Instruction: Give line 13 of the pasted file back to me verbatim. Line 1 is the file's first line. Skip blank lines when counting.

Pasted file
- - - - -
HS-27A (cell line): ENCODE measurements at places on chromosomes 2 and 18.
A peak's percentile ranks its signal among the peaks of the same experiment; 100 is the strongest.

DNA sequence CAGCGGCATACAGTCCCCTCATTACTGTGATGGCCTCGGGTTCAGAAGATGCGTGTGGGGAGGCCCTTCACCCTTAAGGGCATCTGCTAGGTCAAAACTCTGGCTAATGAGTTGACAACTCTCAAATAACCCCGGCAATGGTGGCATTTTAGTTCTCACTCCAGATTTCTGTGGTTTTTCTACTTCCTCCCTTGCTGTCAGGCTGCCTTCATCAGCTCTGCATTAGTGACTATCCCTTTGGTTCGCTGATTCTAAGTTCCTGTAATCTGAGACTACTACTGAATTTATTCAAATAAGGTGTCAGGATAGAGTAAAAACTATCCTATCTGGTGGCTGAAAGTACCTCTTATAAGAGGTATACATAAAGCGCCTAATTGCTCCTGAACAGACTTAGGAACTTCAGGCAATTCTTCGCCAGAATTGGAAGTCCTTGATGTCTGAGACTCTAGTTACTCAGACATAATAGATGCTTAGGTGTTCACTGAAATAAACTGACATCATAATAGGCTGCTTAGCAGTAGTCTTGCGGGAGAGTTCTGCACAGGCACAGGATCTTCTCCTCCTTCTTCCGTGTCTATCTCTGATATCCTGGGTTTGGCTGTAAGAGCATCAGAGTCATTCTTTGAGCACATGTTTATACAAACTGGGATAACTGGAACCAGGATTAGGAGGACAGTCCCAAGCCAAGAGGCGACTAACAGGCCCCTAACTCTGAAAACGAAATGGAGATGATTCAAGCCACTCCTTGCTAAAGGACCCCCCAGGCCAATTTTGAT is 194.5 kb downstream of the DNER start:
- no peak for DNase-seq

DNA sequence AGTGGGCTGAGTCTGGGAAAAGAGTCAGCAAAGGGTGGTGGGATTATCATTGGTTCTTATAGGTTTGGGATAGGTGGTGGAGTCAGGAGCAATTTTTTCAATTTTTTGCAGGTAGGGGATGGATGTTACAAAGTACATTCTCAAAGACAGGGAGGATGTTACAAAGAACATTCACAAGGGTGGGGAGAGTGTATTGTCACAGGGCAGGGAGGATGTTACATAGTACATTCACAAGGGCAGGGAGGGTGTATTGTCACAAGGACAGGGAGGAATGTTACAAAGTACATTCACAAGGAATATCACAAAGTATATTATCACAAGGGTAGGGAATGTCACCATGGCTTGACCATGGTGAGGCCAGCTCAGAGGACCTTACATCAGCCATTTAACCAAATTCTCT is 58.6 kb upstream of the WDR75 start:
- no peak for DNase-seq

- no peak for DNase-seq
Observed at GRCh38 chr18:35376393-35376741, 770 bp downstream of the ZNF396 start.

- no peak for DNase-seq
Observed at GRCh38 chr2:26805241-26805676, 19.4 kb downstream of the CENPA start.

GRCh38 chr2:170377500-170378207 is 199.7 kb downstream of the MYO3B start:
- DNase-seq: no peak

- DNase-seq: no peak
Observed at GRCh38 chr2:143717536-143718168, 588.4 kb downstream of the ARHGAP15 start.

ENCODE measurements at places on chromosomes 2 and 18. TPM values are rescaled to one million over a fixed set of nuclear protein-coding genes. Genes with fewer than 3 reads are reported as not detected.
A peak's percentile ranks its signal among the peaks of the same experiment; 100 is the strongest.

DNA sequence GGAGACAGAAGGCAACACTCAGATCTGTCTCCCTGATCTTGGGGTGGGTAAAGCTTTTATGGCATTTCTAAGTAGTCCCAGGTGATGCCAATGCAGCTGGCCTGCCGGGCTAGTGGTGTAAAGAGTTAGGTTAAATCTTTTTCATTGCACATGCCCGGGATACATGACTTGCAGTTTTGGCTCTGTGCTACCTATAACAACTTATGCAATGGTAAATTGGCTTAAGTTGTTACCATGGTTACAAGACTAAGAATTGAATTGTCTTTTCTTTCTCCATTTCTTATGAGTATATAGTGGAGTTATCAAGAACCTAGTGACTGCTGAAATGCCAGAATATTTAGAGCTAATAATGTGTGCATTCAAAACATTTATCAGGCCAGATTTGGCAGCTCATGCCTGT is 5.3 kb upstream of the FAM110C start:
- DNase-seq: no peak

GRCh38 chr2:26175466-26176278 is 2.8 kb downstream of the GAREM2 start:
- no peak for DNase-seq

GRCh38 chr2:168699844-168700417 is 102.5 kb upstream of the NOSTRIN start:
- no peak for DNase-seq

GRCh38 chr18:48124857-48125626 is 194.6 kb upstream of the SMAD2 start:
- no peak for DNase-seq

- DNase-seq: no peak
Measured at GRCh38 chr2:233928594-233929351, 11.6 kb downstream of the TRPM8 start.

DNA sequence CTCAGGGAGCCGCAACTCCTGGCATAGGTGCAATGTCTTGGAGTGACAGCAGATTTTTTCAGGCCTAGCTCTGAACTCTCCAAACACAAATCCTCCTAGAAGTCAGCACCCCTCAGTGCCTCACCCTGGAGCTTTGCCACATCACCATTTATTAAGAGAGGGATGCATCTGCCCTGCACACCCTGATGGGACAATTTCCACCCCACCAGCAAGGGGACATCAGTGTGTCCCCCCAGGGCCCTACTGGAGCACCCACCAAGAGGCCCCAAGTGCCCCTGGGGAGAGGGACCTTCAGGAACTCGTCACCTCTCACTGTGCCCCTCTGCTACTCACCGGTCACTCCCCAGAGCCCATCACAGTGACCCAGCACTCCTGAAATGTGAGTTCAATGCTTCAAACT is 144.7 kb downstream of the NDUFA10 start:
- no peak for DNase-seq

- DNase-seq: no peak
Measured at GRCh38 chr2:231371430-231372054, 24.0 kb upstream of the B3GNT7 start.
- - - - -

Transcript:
- DNase-seq: no peak